The order of operations determines the order in which operations are applied in a mathematical expression. This is often summarized using an acronym PEMDAS. The letters represent the words “parentheses”, “exponents”, “multiplication”, “division”, “addition” and “subtraction”. Multiplication and division are inverse operations and actually have the same priority as one another. Similarly, the operations of addition and subtraction are inverses with equal priority. Even better, you should view these as a single operation involving inverse elements. That is, division is multiplication by an inverse (reciprocal) and subtraction is addition by an inverse (negative). The operation of exponents in algebra really should be generalized to any function (like square roots, logarithms, trigonometric functions, etc.).

Identify the last operation for each of the following expressions.

\(x^2-3xy\): The last operation is subtraction. This expression is a difference of the expressions \(x^2\) and \(3xy\). Alternatively, we can think of subtraction as addition by an inverse, \(x^2+-3xy\), so that the last operation is technically addition by the inverse of \(3xy\), which we can write \(-3xy\)

\(3xy\): The last operation is multiplication. In particular, since parentheses are not used to indicate a different order, the last operation is the last multiplication so that the expression is a product of the terms \(3x\) and \(y\). (The properties of commutativity and associativity means that the order of different multiplications doesn't matter, so we could also think of \(3y\) and \(x\) as being multiplied.)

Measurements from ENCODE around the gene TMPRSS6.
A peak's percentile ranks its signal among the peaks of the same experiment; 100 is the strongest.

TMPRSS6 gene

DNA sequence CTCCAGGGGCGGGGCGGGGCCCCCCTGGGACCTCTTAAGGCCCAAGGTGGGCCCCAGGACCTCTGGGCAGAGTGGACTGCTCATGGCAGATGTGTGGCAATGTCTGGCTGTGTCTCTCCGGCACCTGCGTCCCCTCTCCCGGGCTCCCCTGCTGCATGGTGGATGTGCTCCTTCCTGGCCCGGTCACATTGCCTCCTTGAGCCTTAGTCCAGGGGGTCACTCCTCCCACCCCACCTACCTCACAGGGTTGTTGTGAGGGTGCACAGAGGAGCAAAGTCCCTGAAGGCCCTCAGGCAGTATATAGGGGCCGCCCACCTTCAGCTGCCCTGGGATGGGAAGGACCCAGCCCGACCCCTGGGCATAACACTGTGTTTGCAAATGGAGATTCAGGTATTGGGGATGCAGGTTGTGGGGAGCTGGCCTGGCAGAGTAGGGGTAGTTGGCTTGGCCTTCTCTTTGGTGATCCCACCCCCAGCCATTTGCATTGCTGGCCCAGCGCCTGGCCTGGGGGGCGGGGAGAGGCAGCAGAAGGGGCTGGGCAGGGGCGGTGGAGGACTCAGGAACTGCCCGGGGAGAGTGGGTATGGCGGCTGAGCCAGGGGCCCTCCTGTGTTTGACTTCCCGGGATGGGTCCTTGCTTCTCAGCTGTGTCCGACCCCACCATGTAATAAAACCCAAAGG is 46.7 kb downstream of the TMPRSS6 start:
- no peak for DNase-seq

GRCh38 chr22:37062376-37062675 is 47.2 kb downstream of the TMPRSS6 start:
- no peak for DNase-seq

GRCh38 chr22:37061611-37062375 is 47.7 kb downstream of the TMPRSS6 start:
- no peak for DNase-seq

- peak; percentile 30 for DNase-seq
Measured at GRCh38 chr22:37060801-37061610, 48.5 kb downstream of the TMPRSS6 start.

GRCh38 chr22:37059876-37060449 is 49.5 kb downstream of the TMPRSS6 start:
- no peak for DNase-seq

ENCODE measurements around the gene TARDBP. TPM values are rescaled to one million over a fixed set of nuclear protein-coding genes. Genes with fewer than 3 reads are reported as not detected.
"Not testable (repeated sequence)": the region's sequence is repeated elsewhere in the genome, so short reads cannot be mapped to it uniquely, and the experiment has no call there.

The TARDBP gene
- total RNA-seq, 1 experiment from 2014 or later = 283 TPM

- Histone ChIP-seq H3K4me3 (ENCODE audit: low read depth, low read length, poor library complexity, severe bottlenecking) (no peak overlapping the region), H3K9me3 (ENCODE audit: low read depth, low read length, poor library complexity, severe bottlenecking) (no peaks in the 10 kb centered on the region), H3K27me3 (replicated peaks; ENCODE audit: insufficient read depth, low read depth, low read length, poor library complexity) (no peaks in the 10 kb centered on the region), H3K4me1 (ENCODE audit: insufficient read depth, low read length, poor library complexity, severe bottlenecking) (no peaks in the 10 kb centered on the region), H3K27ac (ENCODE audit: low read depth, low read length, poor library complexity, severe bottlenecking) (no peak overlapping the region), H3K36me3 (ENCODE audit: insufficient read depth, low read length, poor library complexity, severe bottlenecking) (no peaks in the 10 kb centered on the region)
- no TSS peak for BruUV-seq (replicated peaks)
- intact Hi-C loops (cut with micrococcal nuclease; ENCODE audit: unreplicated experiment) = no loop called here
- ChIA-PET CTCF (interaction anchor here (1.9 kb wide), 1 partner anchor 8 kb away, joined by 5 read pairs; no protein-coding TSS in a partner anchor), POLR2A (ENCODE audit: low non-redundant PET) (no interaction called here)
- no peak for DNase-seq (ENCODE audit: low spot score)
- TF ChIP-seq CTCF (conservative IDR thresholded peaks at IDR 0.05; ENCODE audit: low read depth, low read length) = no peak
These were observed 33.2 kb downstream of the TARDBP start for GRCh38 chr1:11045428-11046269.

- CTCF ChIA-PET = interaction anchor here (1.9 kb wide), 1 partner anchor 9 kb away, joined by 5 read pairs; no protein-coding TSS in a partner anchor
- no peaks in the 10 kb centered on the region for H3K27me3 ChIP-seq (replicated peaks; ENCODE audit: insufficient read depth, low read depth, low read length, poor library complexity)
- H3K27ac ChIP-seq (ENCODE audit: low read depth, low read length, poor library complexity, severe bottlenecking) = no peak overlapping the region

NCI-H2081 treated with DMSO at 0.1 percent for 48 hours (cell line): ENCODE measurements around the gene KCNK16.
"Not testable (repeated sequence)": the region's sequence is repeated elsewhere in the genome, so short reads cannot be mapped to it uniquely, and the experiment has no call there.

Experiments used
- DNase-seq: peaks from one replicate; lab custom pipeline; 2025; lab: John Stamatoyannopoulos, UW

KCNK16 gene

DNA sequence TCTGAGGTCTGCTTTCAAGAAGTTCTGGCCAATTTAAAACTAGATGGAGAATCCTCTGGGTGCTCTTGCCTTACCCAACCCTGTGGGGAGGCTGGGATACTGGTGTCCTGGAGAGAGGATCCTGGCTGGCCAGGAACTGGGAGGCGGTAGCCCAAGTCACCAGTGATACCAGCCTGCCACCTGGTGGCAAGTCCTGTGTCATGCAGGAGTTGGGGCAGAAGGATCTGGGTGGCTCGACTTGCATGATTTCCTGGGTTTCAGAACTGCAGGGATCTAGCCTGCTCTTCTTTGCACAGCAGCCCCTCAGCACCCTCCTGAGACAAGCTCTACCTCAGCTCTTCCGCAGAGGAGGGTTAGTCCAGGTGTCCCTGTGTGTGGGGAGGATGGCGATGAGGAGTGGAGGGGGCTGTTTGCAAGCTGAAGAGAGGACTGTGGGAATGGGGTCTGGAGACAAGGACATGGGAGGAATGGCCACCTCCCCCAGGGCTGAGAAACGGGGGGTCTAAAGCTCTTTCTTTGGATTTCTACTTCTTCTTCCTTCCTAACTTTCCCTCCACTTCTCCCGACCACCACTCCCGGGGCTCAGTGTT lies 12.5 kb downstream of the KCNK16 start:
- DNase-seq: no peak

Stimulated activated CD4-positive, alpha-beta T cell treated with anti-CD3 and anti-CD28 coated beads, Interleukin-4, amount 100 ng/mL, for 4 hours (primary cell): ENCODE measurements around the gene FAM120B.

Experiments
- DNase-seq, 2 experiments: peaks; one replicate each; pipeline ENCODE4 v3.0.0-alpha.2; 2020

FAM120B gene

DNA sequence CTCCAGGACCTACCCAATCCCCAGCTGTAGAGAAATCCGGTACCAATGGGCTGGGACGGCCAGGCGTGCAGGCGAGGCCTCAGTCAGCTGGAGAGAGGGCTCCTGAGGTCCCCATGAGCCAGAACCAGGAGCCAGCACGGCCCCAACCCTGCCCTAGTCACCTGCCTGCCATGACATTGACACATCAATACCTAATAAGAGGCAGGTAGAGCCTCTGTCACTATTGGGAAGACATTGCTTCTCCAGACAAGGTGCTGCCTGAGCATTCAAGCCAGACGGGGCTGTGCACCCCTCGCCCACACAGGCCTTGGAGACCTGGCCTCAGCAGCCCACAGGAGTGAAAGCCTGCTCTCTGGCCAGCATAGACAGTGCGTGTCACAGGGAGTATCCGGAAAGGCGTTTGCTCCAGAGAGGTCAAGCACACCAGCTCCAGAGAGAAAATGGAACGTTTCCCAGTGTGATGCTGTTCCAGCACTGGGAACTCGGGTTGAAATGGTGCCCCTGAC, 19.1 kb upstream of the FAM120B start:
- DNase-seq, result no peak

\(5e^{2x}\): The last operation is multiplication. The expression is a product of the number \(5\) and the expression \(e^{2x}\).

\(\displaystyle \frac{2x+y}{3x}\): It might be tempting to think that the last operation is addition. However, division written in fraction form has implied parentheses, \((2x+y) \div (3x)\). So the last operation is division and the expression is a quotient of the expressions \(2x+y\) and \(3x\). Or we could say the expression is a product of \(2x+y\) and the reciprocal (or multiplicative inverse) of \(3x\), which might be written \(\div(3x)\).

Once the last operation of an expression is identified, apply the inverse operation to both sides of the equation to remove that operation from the expression of interest.

Solve the equation for \(y\) as a function of \(x\). \begin{equation*}3xy+4 = 5y+x\end{equation*}

Sometimes, an equation can be solved for either variable. For example, there is nothing fundamentally special about \(x\) that says it should always be the independent variable. If we can solve for \(x\) as an explicit function of \(y\), then \(y\) would be the independent variable.

Solve the equation, \begin{equation*}3xy+4 = 5y+x,\end{equation*} for \(x\) as a function of \(y\).

When an equation can be solved for each of the variables as an explicit function of the other variable, then the equation defines a *one-to-one* relationship. In this case, we call the two resulting functions *inverse functions*. We will discuss inverse functions in more depth in a few sections to motivate the ideas of roots and logarithms. Later, we will connect inverse functions to the idea of function composition.

When we solve an equation to write \(y\) as an explicit function of \(x\), we might want to actually make a prediction for the value of \(y\) for particular values of \(x\). For example, if \(y=x^2+1\), we might want to know the predicted value of \(y\) when \(x=2\). From the equation, we know \(y=x^2+1=2^2+1=5\). That is, we used the number 2 in place of the variable \(x\) in the expression defining \(y\). Instead of always saying the value of \(y\) when \(x=2\), mathematics provides *function notation*.